The Dominican Republic offers some of the best birding in the Caribbean, boasting 32 single-island endemics, alongside a number of Caribbean specialities as well as passing migrants. At a quiet oasis close to our hotel, likely are Hispaniolan Woodpecker, Black-crowned Palm-Tanager, Broad-billed Tody, Hispaniolan Mango, Hispaniolan Lizard-Cuckoo and Palmchat – an unusual communal nester. Also possible are Vervain Hummingbird, a near endemic thought to be the world’s second-smallest bird, plus American Kestrel (of the Hispaniolan form), Antillean Palm-Swift, Red-legged Thrush and West Indian Whistling-Duck.
Being larger than other islands, habitats are more varied in the Dominican Republic and today we have the opportunity to explore salt pans, dunes, mangroves and Lake Enriquillo – the largest internal waterbody in the Caribbean. Hispaniolan Palm Crow is a scarce endemic and key target, while also possible are endemic White-necked Crow and Hispaniolan Parrot, plus American Flamingo, Roseate Spoonbill, Greater Antillean Bullfinch, Greater Antillean Grackle and globally scarce Plain Pigeon. The mixture of habitats often proves attractive for migrants and as well as key endemics we have chances of a host of passing waders, seabirds and over-wintering passerines including Northern Waterthrush, Blackpoll, Prairie and other attractive American Wood-Warblers.
Day 6: Mon 3 February – Birding in the low elevation forests, Dominican Republic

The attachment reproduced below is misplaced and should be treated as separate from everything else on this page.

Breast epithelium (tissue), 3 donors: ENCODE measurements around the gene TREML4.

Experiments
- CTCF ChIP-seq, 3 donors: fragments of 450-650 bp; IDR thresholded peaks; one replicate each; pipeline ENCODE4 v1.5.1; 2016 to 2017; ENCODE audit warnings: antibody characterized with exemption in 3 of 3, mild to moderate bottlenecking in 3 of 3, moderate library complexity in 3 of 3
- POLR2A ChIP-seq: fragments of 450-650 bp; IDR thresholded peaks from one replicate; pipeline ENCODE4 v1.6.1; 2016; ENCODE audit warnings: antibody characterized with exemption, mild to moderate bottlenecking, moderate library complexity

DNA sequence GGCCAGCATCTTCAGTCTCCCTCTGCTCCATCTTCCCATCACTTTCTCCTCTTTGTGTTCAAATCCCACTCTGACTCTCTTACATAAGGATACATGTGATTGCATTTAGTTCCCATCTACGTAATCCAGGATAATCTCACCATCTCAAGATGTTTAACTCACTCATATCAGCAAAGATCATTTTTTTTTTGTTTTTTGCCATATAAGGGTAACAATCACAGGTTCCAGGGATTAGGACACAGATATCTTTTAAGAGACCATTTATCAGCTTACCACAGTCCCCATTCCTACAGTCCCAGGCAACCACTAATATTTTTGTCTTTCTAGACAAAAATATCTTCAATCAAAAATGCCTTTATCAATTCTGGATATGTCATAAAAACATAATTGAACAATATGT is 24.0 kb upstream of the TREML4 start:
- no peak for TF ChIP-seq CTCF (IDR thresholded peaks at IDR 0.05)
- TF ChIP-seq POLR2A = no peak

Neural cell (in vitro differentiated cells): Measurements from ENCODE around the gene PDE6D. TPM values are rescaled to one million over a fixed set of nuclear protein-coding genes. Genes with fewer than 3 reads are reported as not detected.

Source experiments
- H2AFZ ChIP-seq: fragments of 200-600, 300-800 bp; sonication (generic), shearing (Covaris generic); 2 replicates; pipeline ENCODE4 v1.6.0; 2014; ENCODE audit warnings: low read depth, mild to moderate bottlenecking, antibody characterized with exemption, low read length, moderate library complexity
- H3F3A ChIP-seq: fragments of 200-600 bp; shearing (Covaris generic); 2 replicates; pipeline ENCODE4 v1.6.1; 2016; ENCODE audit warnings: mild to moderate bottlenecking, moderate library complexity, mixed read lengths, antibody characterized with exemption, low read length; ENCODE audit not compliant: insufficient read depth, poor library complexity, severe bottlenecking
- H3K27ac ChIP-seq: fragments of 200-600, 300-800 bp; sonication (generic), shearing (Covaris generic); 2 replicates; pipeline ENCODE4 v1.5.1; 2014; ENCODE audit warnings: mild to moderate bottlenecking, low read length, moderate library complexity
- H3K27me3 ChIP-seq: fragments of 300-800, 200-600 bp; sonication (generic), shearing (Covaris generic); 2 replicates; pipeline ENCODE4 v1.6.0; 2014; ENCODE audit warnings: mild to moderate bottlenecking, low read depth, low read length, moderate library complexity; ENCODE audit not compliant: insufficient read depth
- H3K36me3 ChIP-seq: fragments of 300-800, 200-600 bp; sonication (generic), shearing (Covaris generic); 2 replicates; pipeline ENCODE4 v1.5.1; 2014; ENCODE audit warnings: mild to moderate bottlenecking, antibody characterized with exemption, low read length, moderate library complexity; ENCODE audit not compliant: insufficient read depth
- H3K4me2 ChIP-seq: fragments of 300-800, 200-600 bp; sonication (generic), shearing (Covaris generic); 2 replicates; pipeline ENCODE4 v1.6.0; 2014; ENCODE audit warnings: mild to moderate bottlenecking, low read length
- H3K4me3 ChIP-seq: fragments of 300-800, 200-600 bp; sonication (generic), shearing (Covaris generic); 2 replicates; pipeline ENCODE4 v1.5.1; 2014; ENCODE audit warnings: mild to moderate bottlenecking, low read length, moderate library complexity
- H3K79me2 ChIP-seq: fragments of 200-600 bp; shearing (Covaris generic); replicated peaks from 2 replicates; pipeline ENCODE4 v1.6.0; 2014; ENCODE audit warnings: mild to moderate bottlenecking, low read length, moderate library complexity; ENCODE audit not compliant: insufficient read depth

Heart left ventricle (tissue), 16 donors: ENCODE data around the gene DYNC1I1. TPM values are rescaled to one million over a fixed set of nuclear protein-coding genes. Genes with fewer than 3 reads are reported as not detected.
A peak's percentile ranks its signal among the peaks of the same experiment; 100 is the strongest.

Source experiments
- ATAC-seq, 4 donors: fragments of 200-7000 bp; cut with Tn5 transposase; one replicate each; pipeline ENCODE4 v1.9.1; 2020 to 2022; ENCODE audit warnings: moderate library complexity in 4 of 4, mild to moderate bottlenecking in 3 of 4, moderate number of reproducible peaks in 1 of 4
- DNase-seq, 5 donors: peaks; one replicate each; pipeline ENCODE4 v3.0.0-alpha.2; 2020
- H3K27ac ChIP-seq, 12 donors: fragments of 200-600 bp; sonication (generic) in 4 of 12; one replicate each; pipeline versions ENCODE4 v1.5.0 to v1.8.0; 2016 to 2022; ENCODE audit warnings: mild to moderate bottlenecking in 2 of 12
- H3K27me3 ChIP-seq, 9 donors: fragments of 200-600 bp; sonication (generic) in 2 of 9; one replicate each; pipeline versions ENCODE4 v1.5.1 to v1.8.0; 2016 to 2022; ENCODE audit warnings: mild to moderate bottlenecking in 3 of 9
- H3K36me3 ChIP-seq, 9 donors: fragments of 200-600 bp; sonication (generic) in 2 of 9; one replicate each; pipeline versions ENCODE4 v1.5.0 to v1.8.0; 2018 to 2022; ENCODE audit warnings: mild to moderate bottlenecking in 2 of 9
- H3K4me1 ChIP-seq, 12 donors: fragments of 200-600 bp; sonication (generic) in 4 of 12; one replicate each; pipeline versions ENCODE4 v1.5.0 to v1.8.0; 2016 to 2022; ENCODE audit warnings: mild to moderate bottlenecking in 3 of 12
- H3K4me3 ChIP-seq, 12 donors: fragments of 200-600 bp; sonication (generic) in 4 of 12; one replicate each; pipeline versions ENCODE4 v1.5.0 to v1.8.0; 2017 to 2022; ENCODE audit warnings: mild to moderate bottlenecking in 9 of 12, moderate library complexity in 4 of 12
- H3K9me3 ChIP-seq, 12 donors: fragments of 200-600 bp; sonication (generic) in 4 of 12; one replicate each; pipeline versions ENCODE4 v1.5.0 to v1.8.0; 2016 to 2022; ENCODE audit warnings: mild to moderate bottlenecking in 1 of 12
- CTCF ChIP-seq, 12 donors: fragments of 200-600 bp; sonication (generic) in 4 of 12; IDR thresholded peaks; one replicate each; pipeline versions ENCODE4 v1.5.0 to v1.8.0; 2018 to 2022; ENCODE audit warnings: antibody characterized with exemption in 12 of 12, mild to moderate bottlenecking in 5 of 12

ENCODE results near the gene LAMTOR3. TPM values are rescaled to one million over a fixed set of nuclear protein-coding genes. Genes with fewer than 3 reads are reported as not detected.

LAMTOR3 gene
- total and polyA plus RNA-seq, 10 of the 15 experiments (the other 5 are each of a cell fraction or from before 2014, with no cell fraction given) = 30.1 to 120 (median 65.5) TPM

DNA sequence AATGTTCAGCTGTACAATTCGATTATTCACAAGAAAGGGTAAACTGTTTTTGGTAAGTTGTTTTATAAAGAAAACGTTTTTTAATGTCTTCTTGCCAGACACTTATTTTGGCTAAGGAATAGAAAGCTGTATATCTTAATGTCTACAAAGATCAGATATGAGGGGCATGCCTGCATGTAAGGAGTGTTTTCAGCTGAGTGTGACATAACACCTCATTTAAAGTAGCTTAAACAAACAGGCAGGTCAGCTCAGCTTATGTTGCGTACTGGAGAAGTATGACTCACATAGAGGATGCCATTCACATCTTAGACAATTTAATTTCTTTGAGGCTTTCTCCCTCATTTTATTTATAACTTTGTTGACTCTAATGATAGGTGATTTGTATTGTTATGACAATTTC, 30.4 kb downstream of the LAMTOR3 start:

Entering the foothills of the mountains, it is the forests on the slopes where we aim to find a number of new endemics. Targets include Hispaniolan Trogon, White-fronted Quail-Dove, Hispaniolan Spindalis, Antillean Siskin, Hispaniolan Pewee, near-endemic Golden Swallow, Scaly-naped Pigeon, Rufous-throated Solitaire and Antillean (Hispaniolan) Euphonia. We visit a reliable site for Eastern Chat-Tanager which can be a tricky bird to find, and also a narrow strip of riparian habitat where targets include endemic Hispaniolan Oriole, Broad-billed and Narrow-billed Tody, as well as Bay-breasted Cuckoo, Antillean Piculet, Flat-billed Vireo and others. After a great day in the field, we transfer to a small, locally owned hotel near Duverge for the next two nights.
Days 7 & 8: Tue 4 & Wed 5 February – The Elfin (Mossy) Forests, Dominican Republic
To make the most of our visit and to see the greatest variety of birds in these unique habitats, we leave before dawn for a site deep in the heart of the forest. La Selle Thrush, White-winged Warbler and Western Chat-Tanager are difficult, key species and by making the effort we have a good chance to connect with all three. Also likely in the high elevation broadleaved forest are Hispaniolan Emerald, Green-tailed Warbler and Hispaniolan (Loggerhead) Kingbird, and heading further uphill and into the pines we look for endemic Hispaniolan Crossbill and Pine Warbler (of the Hispaniolan subspecies). After a hard-working morning in the hills, we enjoy a more relaxing afternoon birding in the surroundings of our eco-lodge. As dusk falls, we have the chance to add further special birds, perhaps including Hispaniolan Nightjar, Northern Potoo, Least Pauraque, Chuck-will’s-widow, Ashy-faced Owl and the Hispaniolan subspecies of Burrowing Owl.
With the benefit of a full day and a half at the eco lodge, we have the next morning to try for any unseen high-elevation specialists. Our second afternoon will be spent travelling east, with roadside birding stops on the way back to Santo Domingo, where we stay for our final two nights on the island.